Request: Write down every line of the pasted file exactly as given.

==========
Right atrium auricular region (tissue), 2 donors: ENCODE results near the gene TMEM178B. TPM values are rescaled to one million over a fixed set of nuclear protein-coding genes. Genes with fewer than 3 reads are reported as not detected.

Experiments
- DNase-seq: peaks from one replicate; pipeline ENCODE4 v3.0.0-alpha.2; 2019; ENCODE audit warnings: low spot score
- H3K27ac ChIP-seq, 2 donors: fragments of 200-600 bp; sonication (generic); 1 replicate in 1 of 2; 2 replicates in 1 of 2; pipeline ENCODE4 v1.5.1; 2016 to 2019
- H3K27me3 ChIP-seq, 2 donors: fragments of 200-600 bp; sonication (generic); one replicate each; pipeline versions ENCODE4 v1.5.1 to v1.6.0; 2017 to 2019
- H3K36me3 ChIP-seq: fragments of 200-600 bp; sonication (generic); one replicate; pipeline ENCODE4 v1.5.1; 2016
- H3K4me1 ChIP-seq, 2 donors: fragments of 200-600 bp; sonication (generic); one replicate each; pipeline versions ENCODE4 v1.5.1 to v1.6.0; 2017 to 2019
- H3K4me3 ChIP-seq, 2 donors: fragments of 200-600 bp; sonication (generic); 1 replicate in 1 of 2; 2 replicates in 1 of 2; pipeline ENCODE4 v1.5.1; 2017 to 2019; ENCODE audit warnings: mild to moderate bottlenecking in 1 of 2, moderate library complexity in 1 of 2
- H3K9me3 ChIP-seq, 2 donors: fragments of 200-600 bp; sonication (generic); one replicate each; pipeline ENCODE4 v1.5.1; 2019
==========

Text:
Right atrium auricular region (tissue), 2 donors: ENCODE results near the gene TMEM178B. TPM values are rescaled to one million over a fixed set of nuclear protein-coding genes. Genes with fewer than 3 reads are reported as not detected.

Experiments
- DNase-seq: peaks from one replicate; pipeline ENCODE4 v3.0.0-alpha.2; 2019; ENCODE audit warnings: low spot score
- H3K27ac ChIP-seq, 2 donors: fragments of 200-600 bp; sonication (generic); 1 replicate in 1 of 2; 2 replicates in 1 of 2; pipeline ENCODE4 v1.5.1; 2016 to 2019
- H3K27me3 ChIP-seq, 2 donors: fragments of 200-600 bp; sonication (generic); one replicate each; pipeline versions ENCODE4 v1.5.1 to v1.6.0; 2017 to 2019
- H3K36me3 ChIP-seq: fragments of 200-600 bp; sonication (generic); one replicate; pipeline ENCODE4 v1.5.1; 2016
- H3K4me1 ChIP-seq, 2 donors: fragments of 200-600 bp; sonication (generic); one replicate each; pipeline versions ENCODE4 v1.5.1 to v1.6.0; 2017 to 2019
- H3K4me3 ChIP-seq, 2 donors: fragments of 200-600 bp; sonication (generic); 1 replicate in 1 of 2; 2 replicates in 1 of 2; pipeline ENCODE4 v1.5.1; 2017 to 2019; ENCODE audit warnings: mild to moderate bottlenecking in 1 of 2, moderate library complexity in 1 of 2
- H3K9me3 ChIP-seq, 2 donors: fragments of 200-600 bp; sonication (generic); one replicate each; pipeline ENCODE4 v1.5.1; 2019